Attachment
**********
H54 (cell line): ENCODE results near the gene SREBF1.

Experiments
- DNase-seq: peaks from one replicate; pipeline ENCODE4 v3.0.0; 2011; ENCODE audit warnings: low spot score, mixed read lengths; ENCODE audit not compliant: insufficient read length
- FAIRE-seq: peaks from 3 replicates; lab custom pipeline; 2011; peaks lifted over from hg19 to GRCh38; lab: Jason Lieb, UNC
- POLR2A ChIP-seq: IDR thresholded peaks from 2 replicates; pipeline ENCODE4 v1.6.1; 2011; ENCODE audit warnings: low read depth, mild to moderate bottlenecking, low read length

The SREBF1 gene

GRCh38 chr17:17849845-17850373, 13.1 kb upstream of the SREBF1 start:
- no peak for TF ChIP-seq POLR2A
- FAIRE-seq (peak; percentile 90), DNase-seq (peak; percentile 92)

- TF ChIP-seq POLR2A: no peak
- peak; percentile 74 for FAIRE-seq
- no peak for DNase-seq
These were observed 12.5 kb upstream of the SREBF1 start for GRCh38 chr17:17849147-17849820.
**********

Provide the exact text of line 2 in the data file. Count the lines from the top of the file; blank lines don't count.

Experiments